The Triangle Shirtwaist Factory Fire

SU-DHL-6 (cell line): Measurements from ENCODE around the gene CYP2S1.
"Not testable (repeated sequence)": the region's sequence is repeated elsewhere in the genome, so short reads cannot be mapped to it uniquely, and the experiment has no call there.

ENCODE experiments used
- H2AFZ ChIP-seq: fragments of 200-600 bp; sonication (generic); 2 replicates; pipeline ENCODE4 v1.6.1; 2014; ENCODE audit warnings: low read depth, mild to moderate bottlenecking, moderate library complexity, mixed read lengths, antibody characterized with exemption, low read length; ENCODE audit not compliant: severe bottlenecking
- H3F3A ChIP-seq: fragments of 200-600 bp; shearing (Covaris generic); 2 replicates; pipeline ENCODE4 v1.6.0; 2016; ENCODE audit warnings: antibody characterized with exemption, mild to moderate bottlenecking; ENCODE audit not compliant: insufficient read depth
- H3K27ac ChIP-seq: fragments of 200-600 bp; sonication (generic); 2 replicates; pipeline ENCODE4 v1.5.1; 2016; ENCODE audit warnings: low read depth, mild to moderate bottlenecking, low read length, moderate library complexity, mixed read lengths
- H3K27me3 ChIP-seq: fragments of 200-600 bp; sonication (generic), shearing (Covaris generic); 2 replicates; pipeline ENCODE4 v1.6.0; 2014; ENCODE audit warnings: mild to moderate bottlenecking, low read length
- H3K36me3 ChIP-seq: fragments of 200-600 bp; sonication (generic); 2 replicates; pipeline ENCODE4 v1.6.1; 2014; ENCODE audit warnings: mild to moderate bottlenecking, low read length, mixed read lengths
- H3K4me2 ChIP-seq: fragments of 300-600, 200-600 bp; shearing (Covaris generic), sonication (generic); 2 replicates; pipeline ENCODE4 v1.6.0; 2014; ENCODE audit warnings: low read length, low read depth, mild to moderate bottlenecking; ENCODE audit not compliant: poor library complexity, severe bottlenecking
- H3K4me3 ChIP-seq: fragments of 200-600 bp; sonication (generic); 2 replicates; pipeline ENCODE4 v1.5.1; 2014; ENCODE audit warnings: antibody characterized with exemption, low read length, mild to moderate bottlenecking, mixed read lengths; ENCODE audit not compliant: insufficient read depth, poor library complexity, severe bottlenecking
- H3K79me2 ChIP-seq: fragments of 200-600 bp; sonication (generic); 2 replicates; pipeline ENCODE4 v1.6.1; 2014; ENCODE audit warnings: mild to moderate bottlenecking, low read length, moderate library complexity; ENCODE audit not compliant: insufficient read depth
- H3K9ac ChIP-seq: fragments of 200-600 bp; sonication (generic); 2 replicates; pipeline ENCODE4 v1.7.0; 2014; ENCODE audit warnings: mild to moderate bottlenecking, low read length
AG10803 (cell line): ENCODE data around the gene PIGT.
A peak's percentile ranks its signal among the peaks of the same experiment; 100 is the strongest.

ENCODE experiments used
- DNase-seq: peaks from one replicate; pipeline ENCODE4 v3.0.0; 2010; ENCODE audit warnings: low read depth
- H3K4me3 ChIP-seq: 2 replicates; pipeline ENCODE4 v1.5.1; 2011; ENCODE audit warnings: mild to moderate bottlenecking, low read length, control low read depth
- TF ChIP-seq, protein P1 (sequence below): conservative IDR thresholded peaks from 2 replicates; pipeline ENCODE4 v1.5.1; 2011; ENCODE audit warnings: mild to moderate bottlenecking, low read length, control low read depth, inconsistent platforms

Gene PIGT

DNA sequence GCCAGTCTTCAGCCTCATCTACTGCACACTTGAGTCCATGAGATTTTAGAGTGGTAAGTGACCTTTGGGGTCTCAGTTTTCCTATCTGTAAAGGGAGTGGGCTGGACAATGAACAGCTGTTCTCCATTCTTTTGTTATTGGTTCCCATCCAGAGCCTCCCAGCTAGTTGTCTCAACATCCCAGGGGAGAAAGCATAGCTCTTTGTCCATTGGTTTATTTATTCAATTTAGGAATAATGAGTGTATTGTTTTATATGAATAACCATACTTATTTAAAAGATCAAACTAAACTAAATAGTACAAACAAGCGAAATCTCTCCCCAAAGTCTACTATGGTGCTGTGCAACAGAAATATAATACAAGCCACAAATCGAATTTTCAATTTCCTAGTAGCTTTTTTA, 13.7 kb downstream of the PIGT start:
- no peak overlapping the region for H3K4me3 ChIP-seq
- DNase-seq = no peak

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| 2010 | | | [Triangle Factory Fire] | Our nation has grown to what it is today because we have continued to learn from past mistakes in an effort to grow and be better than ever. Disasters are no exception. In 1911, a disastrous fire in New York City took the lives of 146 people, and could have been prevented had we known then how important building safety codes really are. The 146 lives lost were the ultimate martyrs for worker safety, and today, even though it’s not perfect, our country has some of the best working conditions in the world. | Throughout our nation’s history, great disasters have prompted major changes in society—turning points with an undeniable impact on American civilization. In the case of the infamous 1911 New York City fire at the Triangle Shirtwaist Factory, it took the tragic loss of 146 lives to help put fundamental workplace health and safety considerations on the national agenda. The Triangle Factory Fire’s loss of life was fueled by non-existent fire prevention measures, inadequate safety codes, lack of proper firefighting equipment, poorly planned fire escapes, and inaccessible exits. The aftermath of the fire would be the catalyst for three key changes to our industrialized nation: improved fire codes, healthier working conditions for labor workers, and increased factory safety standards. The Triangle Shirtwaist Company made shirtwaist style ladies’ blouses, popularized in an expanding retail market for ‘ready to wear’ clothing. The company, owned by Max Blanck and Isaac Harris, moved in to the top three floors of the new ten story Asch Building at the South end of Manhattan Island in New York. (Hopkinson, 2003)The clothing factory employed close to 500 men, women, and children. The majority were young, female, Jewish or Italian immigrants who worked seventy-two hour work weeks sewing clothes for a measly $1.50 per

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